Cotton, while technically an organic fabric, is also one of the most wasteful to produce. It takes a lot of water–nearly 5,000 gallons, in fact–to make just one t-shirt and pair of jeans. According toEcoWatch, cotton, which makes up 40% of our collective wardrobe, consumes 10 percent of all agricultural chemicals and 25 percent of insecticides.

Clothing dyes are another environmental scourge. While dyeing technologies that don’t use water are out there in the market, much of the world’s clothing manufacturing relies on fresh water–using up to a half trillion gallons each year. Dye wastewater is commonly discharged into local rivers where the pollutants are bound to trickle into the world’s oceans.


Journalist Stephanie Hepburn became engrossed in the sustainable fashion movement while researching her book Human Trafficking Around the World: Hidden in Plain Sight. It was the connection she found between human trafficking and the garment industry that led her to galvanize the sustainable fashion movement.

According to Better Work, she says, women make the majority of the world’s clothes. Hepburn also says that while women may be such a deep part of the garment industry because of traditional gender roles, oppression and marginalization also plays a part:

“Instead of exploiting girls and women’s vulnerability and marginalization to obtain low-cost labor, sustainable fashion designers actively seek to employ and empower marginalized women. This includes women who are members of minority ethnic groups or are HIV positive and ostracized by their families and society. Part of the sustainable fashion ethos is to provide fair trade wages, access to safe jobs, education, healthcare, and a sustainable income for women artisans.”

“The vast majority of designers in sustainable fashion are women. I can’t say exactly why there are so many more women than men designers entering the sustainable fashion world, but there are.”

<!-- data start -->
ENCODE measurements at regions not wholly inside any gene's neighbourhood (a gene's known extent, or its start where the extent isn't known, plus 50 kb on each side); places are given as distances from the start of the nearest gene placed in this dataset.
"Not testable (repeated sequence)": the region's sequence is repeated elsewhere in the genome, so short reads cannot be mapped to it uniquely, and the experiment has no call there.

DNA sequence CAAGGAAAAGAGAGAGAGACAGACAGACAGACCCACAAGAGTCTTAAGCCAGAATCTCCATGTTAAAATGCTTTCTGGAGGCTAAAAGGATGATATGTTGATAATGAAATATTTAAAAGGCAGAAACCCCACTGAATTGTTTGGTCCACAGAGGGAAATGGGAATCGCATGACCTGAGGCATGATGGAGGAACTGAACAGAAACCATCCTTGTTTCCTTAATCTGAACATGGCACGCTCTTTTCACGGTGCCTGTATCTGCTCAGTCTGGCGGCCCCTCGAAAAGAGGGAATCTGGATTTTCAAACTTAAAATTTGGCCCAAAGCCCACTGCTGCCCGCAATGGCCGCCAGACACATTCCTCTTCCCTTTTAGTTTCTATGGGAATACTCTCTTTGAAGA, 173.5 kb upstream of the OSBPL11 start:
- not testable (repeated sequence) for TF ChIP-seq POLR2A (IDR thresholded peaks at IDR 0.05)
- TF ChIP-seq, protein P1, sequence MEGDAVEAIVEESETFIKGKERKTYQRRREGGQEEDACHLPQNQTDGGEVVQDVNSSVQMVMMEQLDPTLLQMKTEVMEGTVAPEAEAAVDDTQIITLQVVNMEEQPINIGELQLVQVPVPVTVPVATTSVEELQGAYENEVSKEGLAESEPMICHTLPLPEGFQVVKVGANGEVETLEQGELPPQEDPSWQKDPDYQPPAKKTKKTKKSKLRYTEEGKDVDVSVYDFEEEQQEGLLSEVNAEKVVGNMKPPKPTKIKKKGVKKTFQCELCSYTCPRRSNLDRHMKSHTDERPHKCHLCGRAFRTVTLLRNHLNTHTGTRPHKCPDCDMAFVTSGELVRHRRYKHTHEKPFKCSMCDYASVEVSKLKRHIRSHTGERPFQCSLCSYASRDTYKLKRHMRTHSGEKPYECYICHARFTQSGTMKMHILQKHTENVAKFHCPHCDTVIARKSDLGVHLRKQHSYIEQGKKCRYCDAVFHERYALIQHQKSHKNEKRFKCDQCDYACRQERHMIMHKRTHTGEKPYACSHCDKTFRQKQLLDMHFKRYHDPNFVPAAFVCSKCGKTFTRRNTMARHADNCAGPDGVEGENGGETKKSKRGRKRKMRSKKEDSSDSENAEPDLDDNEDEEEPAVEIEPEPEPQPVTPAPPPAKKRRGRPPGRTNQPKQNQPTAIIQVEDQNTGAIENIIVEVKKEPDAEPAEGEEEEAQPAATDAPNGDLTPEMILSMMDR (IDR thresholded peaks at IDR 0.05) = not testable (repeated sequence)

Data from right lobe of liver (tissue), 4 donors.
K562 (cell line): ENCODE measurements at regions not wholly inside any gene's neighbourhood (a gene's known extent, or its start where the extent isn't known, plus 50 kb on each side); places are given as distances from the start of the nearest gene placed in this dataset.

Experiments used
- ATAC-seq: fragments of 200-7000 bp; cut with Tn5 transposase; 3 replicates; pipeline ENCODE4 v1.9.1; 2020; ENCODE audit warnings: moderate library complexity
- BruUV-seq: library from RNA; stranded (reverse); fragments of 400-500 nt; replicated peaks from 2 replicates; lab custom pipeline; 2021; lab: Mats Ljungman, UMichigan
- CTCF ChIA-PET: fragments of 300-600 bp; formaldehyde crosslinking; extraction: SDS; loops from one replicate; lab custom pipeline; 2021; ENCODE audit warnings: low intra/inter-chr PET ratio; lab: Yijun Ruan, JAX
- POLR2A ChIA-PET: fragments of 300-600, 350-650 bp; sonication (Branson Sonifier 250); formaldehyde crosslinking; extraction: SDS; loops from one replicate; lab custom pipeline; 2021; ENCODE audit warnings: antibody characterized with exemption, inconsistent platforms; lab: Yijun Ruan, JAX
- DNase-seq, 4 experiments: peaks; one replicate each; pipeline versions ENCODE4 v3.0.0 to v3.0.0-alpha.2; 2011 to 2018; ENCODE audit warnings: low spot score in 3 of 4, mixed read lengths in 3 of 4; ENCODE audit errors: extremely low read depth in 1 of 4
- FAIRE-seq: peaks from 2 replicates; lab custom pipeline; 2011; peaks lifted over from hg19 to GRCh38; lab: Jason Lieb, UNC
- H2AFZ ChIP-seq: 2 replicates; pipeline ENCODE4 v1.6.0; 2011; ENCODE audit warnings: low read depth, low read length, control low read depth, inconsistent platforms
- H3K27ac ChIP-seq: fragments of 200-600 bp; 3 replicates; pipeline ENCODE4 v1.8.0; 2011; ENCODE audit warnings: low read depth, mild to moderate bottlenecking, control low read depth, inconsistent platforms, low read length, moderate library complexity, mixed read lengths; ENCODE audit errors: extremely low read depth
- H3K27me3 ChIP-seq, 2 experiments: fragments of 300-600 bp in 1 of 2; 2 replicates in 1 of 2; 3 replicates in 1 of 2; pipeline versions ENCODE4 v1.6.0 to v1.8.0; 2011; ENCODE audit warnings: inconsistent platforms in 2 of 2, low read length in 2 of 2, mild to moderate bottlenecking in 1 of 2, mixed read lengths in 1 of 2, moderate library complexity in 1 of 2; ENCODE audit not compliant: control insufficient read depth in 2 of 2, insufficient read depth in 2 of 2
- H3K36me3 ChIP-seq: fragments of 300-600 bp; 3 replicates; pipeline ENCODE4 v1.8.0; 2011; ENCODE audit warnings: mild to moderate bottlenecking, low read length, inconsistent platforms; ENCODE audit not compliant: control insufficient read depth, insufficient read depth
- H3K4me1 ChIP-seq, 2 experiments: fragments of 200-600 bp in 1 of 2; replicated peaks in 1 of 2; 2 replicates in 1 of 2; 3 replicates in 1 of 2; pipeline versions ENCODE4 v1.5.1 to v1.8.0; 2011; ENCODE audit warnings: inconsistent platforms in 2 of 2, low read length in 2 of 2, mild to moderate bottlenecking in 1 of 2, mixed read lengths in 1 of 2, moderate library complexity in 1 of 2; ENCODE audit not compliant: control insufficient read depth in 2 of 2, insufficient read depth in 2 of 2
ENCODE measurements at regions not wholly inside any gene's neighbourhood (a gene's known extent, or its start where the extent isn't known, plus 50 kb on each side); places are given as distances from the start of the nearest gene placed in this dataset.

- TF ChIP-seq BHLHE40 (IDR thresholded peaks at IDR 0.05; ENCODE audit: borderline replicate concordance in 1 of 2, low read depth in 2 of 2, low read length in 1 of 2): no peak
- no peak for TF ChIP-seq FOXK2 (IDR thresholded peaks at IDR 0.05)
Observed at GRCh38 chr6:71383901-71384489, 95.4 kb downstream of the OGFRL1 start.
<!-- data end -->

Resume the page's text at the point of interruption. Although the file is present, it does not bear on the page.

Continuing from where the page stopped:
Words to look out for: Unfortunately, if a company does not tout their sustainability to a trumpet-like degree, their supply chain is very likely not sustainable or ethically-minded. Beware of “green,” “organic” “vegan” or “recycled” if you’re interested in purchasing garments that are made with fair labor. “Sustainable fashion” and “fair-trade” are both good hallmarks of ethical fashion.

Shop fair trade, shop sustainable. Companies like Mata Traders, Good Cloth (founded by Stephanie Hepburn) and MadeFair are great places to start. Hepburn also recommends checking the #EthicalFashion tag on Instagram to discover more sustainable fashion designers.

Shop used. Especially from an environmental perspective, buying second hand clothes is a great way to recharge or build up your wardrobe without supporting an unsustainable supply chain. There are plenty of cute, gently worn clothes out there in need of great homes.

Wear what you have. One of the unexposed shadows of the fast fashion world is the “clothing deficit myth.” The notion that we can continue to buy more clothes and simply get rid of what we have by donating it to the needy enables and encourages the idea of buying excessively and for cheap. Not all donated clothing actually reaches the needy, and much of it is ending up in consignment shops or landfills. Take a good, hard look at your clothing and see if it’s worth keeping.



The Atlantic “All Your Clothes Are Made With Exploited Labor” 

EcoWatch “Fast Fashion is the Dirtiest Industry in the World Next to Big Oil”

Fashionista “What Really Happens to Your Clothing Donations” 

Bust “The True Price of Fast Fashion”

Wikipedia “Sustainable Fashion”